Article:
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Ten Tips for Tough Times

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PRESIDENT’S REPORT

by Florrie Binford Kichler

Ten Tips for Tough Times

Don’t turn that page—this is not another doom-and-gloom piece advising you to go off the grid until gas drops to $2 a gallon and the stock market rebounds to Clinton-era heights. On the other hand, tomorrow may be only a day away, but Annie had her Daddy Warbucks to foot the bill. Like you, I have invoices to pay today.

I’m a glass-half-full kind of person, and even I have to admit that current economic conditions have me a little—well—concerned. If you find your business hours increasingly occupied by thoughts of belt-tightening instead of new-title acquisition, then the following hints (in no particular order) may help you keep your forward momentum in the current sluggish business climate.

1. Monitor cash flow and receivables—daily. You can bet that your creditors are watching theirs. Of course you should be keeping tabs on cash flow and receivables on an ongoing basis, but that becomes even more critical when sales are dragging. Concentrating on your financials is not nearly as much fun as choosing a new cover graphic, but choosing a design becomes moot if you can’t afford to pay your designer.

2. Watch expenses—but not at the expense of quality. Managing expenses is not quite the same thing as cutting expenses. Cutting often means an across-the-board slashing without regard to implications for the organization as a whole. When business picks up, the cost of regaining the customers you lost due to broad cutbacks on customer service and editorial and production quality may be far greater than the short-term money saved. Managing implies taking a good hard look at overhead and operations and making intelligent decisions as to how you can save money without compromising the high standards your customers have come to expect.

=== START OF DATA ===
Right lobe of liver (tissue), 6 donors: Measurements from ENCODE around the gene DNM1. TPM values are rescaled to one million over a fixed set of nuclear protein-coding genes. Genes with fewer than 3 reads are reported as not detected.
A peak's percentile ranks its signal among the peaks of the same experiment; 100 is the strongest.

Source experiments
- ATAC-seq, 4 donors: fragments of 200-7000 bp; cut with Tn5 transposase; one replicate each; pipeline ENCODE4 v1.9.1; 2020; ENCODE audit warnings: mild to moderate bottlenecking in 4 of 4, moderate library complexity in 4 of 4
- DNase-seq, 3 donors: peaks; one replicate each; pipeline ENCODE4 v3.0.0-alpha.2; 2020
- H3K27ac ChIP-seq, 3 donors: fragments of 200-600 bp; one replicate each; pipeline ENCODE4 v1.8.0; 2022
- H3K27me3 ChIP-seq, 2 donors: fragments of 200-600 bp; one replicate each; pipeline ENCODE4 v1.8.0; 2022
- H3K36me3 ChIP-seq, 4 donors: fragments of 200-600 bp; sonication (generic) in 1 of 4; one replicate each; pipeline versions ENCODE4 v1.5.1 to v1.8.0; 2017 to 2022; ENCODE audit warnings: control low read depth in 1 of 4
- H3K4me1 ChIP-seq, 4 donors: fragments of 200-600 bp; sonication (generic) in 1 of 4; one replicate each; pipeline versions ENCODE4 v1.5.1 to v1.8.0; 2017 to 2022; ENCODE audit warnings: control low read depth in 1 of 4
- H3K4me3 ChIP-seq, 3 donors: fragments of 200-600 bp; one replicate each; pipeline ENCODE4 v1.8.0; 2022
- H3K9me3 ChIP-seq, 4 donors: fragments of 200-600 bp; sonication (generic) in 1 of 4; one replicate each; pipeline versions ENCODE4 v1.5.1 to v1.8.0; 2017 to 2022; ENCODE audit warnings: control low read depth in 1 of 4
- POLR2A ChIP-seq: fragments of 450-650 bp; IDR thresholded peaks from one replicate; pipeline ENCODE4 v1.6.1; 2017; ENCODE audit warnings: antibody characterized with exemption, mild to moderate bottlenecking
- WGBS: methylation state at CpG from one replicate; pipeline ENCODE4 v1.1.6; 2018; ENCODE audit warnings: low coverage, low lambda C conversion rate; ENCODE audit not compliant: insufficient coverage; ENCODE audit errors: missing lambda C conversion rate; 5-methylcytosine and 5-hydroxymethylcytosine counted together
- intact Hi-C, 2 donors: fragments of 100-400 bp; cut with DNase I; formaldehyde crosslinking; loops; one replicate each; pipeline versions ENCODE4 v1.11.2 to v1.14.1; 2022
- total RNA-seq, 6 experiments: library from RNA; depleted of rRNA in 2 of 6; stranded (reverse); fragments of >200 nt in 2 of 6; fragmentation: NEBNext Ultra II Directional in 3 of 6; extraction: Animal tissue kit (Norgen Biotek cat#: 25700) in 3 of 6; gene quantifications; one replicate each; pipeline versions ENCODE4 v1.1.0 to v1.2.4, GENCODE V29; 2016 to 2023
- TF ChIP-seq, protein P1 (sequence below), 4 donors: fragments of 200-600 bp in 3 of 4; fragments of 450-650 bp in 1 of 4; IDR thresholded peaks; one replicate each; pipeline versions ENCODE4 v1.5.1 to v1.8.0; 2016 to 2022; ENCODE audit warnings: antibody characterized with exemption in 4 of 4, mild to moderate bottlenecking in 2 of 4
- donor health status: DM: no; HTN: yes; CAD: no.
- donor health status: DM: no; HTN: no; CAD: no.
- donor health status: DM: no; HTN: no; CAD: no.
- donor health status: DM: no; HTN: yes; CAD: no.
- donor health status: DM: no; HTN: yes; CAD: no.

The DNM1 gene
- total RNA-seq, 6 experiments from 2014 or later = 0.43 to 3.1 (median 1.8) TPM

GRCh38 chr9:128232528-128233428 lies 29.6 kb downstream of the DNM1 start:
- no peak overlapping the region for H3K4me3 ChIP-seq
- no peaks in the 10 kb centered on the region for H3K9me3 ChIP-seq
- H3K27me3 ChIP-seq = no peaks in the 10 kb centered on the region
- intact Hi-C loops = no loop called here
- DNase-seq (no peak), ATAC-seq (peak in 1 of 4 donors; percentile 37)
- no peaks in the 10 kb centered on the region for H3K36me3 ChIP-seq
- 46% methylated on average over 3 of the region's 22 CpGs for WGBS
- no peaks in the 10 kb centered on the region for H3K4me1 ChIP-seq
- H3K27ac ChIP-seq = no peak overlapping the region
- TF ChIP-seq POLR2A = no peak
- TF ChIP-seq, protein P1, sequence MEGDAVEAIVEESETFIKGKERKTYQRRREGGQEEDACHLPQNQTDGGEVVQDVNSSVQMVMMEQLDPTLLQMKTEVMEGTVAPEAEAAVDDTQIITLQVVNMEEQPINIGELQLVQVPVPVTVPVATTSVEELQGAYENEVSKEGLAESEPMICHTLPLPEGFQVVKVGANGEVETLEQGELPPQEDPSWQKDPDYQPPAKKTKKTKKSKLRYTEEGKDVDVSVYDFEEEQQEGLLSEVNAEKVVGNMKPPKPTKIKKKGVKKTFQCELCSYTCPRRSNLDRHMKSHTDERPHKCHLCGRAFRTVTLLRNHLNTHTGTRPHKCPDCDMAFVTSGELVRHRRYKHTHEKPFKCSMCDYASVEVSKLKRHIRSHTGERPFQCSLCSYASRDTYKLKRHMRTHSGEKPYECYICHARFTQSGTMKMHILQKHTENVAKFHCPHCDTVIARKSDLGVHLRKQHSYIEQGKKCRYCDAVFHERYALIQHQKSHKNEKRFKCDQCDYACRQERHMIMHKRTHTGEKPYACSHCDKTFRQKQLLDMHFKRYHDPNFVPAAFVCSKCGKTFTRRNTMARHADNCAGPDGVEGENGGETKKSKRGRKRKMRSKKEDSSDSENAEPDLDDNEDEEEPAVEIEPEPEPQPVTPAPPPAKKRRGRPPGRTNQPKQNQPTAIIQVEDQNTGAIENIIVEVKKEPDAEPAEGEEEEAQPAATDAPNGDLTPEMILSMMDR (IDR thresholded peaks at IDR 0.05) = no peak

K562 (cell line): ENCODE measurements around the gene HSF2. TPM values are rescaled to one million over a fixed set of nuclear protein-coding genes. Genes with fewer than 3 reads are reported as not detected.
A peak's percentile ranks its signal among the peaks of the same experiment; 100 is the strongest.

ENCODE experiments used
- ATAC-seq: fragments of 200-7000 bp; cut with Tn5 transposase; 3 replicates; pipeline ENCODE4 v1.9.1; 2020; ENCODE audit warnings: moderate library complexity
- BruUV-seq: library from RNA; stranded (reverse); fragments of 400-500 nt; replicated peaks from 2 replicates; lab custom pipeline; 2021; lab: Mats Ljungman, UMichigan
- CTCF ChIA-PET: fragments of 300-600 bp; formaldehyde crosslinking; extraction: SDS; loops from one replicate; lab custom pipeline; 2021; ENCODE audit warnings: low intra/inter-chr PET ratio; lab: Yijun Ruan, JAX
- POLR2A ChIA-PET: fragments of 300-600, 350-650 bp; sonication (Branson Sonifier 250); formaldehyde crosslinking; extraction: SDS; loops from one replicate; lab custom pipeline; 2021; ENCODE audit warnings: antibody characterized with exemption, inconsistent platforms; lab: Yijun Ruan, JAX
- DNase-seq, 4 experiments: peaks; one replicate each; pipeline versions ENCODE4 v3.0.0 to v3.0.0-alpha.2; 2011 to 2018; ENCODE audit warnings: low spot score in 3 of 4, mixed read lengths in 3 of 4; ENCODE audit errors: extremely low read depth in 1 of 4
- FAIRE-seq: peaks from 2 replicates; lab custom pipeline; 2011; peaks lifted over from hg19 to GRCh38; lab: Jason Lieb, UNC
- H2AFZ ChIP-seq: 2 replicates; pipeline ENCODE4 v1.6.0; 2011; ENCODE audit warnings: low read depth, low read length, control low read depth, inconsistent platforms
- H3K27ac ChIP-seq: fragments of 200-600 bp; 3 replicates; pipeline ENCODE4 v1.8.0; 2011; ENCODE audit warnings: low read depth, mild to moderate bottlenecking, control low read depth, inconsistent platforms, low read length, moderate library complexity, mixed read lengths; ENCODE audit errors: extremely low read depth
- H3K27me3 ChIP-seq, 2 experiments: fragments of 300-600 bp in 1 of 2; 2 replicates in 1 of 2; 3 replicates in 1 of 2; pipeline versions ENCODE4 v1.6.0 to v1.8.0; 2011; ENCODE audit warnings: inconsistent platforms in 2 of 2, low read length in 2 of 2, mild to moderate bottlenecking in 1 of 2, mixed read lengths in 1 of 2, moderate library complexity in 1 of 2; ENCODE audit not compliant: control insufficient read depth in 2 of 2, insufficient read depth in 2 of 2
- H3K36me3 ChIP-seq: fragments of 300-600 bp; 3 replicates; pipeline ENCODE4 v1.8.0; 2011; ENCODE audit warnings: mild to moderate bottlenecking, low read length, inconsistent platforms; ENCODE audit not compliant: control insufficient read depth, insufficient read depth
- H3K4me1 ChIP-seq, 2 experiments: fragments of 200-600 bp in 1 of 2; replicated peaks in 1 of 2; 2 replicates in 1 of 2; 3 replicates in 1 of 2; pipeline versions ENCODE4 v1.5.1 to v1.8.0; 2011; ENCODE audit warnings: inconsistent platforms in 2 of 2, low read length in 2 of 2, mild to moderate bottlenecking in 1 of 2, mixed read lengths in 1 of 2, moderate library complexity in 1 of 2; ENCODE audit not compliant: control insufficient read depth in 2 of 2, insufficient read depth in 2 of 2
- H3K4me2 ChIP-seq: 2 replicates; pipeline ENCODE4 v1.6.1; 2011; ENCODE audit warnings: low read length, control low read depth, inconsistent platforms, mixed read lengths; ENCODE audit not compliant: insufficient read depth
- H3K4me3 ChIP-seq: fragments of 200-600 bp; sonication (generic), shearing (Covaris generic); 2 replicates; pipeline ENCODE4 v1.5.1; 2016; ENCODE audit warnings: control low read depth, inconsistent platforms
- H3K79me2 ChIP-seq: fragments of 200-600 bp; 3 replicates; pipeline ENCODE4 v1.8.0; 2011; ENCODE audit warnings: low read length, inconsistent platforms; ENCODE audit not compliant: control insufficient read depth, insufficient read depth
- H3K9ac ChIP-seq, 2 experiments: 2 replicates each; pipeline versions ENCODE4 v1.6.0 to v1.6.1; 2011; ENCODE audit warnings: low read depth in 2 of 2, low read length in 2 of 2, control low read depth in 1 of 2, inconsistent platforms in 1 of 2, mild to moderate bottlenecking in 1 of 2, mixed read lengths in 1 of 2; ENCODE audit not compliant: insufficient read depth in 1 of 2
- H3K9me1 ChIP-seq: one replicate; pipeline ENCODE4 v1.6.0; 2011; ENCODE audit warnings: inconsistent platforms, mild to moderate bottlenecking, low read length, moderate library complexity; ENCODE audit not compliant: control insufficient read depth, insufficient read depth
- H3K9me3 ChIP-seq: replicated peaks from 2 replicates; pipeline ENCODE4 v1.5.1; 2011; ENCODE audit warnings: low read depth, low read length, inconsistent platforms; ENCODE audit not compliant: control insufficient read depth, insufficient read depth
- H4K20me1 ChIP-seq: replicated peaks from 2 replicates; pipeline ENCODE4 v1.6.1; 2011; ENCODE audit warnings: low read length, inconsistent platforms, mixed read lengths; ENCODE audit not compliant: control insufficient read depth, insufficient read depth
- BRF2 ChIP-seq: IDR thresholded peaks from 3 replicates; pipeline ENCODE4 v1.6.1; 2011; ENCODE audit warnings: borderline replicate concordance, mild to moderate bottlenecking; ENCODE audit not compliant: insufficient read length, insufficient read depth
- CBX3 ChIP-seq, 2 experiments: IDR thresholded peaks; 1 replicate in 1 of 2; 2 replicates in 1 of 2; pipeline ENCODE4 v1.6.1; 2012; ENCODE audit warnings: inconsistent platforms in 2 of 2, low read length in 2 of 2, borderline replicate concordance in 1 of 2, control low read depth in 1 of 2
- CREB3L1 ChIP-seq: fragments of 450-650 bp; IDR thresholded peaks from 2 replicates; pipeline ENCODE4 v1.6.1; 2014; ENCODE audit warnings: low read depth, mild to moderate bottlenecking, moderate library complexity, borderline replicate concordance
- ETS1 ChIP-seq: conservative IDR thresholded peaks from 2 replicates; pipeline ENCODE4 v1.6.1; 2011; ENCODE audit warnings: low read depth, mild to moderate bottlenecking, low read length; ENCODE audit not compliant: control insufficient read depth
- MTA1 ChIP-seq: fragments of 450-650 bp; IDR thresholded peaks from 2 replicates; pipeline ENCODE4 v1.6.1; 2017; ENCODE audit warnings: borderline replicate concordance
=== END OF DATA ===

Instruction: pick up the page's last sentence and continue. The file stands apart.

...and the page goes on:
3. Review your business plan. The environment you anticipated when you made those forecasts last year may not be the one we’re in. Although year-end is looming, it’s not too late to revise your numbers to more accurately reflect what’s happening now. If you find you have a little more downtime on your hands than normal, why not fill part of it by retooling that plan?

4. Continue your professional education. When business slows, it’s tempting to work longer and harder at the expense of working smarter. Don’t fall into the trap of ignoring what’s happening in your industry because you’re “too busy.” Paying attention to what’s going on in the greater publishing world and learning best publishing practices will help you weather the slowdown and keep you in prime position to rev up when the economy begins to recover. Subscriptions to online industry news journals Publishers Lunch, Shelf Awareness, and PW Daily are free, and attending IBPA Publishing University educational webinars gives you great value for a low cost.

5. Hire an intern. If you need help but are reluctant to hire due to economic uncertainty, get in touch with your local university or community college and look into adding staff at no cost by taking a college student on as an intern (see “Internships Are a Win–Win for Publishers and Students” by Frank Gromling in the January 2006 issue). I’ve worked with two interns and they’ve both been wonderful—eager to learn, prompt, dependable, and energetic. They learn the publishing business and get college credit, and you get the help you need without cash outlay.